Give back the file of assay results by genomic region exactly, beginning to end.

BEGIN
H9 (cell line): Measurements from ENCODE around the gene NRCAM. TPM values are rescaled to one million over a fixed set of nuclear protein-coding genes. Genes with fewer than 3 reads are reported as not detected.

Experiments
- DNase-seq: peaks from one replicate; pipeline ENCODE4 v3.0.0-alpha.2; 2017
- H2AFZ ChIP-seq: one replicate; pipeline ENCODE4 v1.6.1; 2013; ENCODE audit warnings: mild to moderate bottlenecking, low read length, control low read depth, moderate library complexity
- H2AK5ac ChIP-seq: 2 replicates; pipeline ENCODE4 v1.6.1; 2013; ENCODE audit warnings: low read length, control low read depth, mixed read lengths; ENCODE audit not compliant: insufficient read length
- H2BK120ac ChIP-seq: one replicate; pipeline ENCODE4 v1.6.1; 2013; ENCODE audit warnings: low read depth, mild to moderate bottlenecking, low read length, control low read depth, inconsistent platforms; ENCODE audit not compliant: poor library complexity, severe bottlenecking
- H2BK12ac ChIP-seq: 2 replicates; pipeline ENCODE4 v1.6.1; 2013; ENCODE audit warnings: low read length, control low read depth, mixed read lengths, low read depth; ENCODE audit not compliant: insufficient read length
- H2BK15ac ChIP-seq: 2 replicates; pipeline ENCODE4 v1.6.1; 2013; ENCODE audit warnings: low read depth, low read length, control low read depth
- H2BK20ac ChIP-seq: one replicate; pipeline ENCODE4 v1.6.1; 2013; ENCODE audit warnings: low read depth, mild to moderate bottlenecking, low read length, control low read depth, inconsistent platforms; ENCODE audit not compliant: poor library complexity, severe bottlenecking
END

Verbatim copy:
H9 (cell line): Measurements from ENCODE around the gene NRCAM. TPM values are rescaled to one million over a fixed set of nuclear protein-coding genes. Genes with fewer than 3 reads are reported as not detected.

Experiments
- DNase-seq: peaks from one replicate; pipeline ENCODE4 v3.0.0-alpha.2; 2017
- H2AFZ ChIP-seq: one replicate; pipeline ENCODE4 v1.6.1; 2013; ENCODE audit warnings: mild to moderate bottlenecking, low read length, control low read depth, moderate library complexity
- H2AK5ac ChIP-seq: 2 replicates; pipeline ENCODE4 v1.6.1; 2013; ENCODE audit warnings: low read length, control low read depth, mixed read lengths; ENCODE audit not compliant: insufficient read length
- H2BK120ac ChIP-seq: one replicate; pipeline ENCODE4 v1.6.1; 2013; ENCODE audit warnings: low read depth, mild to moderate bottlenecking, low read length, control low read depth, inconsistent platforms; ENCODE audit not compliant: poor library complexity, severe bottlenecking
- H2BK12ac ChIP-seq: 2 replicates; pipeline ENCODE4 v1.6.1; 2013; ENCODE audit warnings: low read length, control low read depth, mixed read lengths, low read depth; ENCODE audit not compliant: insufficient read length
- H2BK15ac ChIP-seq: 2 replicates; pipeline ENCODE4 v1.6.1; 2013; ENCODE audit warnings: low read depth, low read length, control low read depth
- H2BK20ac ChIP-seq: one replicate; pipeline ENCODE4 v1.6.1; 2013; ENCODE audit warnings: low read depth, mild to moderate bottlenecking, low read length, control low read depth, inconsistent platforms; ENCODE audit not compliant: poor library complexity, severe bottlenecking